Email phishing: why clicking links is a bad idea
Everyone knows you have to be careful with links sent via email, but most people don’t know exactly why. Let’s take a closer look.
First, it’s important to know that it is still relatively easy to make an email appear to come from someone else. This is called spoofing, and allows unscrupulous people to send an email that appears to come from your bank, your credit card, your web host, or anywhere else.
Now let’s consider the email itself. It is easy to copy a legitimate email with its branding and graphics and wording and send it out with slight modifications. At this point you have an email that looks like it comes from somewhere official, and it looks correct. No red flags here.
Next it is important to understand how domains work. Domains consist of three main parts.
(.com) The first is the Top-level Domain (TLD), which is the last part of the domain. Usually .com, but it can be a lot of options including country specific ones (e.g. .ru for Russia) or US governmental ones (e.g. .gov). In most cases you’ll be looking at a .com domain though.
(mazuzu.com) The next part is the domain. Google, Facebook, Microsoft, Mazuzu, etc. The key here is that this part is unique, which means that facebook.com is the ONLY facebook.com and mazuzu.com is the ONLY mazuzu.com.
(mobile.mazuzu.com) The third part is the subdomain and this part comes before the domain, separated with a period. This is a way for businesses to divide their sites into different sections. They are a useful part of most websites. The important thing to note here is that they are NOT unique to the business. While you cannot have google.com, you can have google.yoursite.com because anyone can have any subdomain. There can even be more than one. (mobile.app.mazuzu.com)
Now, let’s say an unscrupulous goon wants you to think they are from your bank and let’s assume the web address for your bank is mybank.com. (Note: after recording the video for this topic we discovered that the domain ‘mybank.com’ is actually an existing bank but we aren’t talking about any specific business here, this is an example with an coincidental domain overlap.) The internet hoodlum buys a domain that sounds official. Let’s say securelogin23.com. Now they can link to that, but it isn’t all that convincing, so they add a subdomain: mybank.securelogin23.com. Much more convincing. What about taking it a step further? ‘com’ can be a subdomain, so why not use two subdomains and link to: mybank.com.securelogin23.com - this is now a very convincing and misleading link and does not lead to mybank.com.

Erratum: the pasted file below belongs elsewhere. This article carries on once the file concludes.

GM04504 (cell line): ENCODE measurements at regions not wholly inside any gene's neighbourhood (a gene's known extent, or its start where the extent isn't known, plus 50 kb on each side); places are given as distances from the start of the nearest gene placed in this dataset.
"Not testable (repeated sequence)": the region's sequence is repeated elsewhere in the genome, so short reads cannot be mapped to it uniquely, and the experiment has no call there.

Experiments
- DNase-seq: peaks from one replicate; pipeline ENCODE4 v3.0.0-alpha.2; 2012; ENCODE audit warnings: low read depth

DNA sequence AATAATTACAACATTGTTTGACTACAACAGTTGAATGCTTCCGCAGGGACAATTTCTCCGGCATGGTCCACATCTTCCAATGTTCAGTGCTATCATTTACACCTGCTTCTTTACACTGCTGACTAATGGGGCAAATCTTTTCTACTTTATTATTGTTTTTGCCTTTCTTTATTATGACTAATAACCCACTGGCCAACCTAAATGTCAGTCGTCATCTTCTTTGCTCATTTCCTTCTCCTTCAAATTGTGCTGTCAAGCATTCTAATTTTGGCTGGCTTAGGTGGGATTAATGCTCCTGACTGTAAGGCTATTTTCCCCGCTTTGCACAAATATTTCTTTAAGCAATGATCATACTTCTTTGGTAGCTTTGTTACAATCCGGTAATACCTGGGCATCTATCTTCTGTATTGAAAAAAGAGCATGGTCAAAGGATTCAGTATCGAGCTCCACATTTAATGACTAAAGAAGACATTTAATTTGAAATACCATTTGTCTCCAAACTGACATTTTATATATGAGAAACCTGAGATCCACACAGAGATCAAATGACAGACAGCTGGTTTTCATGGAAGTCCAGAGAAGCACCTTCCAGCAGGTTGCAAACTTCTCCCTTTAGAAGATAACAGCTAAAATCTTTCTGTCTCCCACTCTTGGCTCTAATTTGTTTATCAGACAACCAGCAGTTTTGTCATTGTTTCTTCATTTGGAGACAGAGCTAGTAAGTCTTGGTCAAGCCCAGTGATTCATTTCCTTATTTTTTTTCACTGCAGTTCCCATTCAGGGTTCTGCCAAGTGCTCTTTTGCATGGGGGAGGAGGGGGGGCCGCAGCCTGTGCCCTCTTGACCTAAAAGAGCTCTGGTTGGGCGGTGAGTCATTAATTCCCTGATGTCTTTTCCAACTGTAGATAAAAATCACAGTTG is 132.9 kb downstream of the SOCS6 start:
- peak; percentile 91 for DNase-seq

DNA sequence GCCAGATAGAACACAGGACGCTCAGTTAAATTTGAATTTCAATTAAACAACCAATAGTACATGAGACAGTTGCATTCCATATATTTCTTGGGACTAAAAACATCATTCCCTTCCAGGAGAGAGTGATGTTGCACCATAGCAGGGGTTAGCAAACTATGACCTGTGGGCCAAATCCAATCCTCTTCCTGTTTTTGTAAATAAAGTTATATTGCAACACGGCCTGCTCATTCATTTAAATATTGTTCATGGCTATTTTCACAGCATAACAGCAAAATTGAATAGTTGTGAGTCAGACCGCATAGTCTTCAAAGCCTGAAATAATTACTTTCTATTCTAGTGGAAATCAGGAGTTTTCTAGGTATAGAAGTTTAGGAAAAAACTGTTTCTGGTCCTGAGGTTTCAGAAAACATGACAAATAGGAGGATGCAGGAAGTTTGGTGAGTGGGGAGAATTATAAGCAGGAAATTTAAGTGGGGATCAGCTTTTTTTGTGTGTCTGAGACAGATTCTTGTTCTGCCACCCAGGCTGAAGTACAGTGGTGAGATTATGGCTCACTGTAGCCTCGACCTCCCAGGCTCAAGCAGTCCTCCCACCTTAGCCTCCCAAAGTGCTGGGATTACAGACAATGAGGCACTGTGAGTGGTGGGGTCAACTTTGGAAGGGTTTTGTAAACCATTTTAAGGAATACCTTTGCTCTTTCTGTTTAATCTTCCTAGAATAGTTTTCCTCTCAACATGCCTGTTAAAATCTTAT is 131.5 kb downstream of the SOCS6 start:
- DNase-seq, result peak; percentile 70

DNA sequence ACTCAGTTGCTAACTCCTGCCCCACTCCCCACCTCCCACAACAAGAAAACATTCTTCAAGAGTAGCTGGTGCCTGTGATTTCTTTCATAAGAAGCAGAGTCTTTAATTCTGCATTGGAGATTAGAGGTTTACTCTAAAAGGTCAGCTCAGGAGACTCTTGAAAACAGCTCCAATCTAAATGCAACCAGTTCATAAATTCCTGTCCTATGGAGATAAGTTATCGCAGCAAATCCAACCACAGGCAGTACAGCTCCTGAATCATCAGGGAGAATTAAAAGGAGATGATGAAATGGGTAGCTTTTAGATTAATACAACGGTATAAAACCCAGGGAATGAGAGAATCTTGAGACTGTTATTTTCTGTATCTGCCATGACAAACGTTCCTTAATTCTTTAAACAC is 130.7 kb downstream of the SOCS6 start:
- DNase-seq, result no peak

Now we have an email that is from the right place (apparently), and it looks right, and it links to something that looks a lot like mybank.com. Perhaps there’s some text to scare people into acting quickly, such as a notice that your account has been compromised and you must update your login information. Convincing and effective. Let’s move to the web.
Webpages are easy to copy. The graphics, styles, text, and code can be copied quickly and easily. So, our nefarious ninja can copy mybank.com and display the exact same thing on securelogin23.com.
Now here’s where things get especially devious. It is possible to create a system to capture your login information when you type it into this clone of your bank website, and then this script can automatically redirect to your legitimate bank website and log you in to that site. So your experience is exactly as it should be. You are unaware that your data has just been stolen.
There are many variations of this sort of thing, and this is an example of how easily things can go wrong.
Always be careful to look for the correct domain (NOT subdomain) in email links, and if you’re not sure, simply open a browser and type in the address yourself.
Keep your eyes open. The hooligans are always very tricky.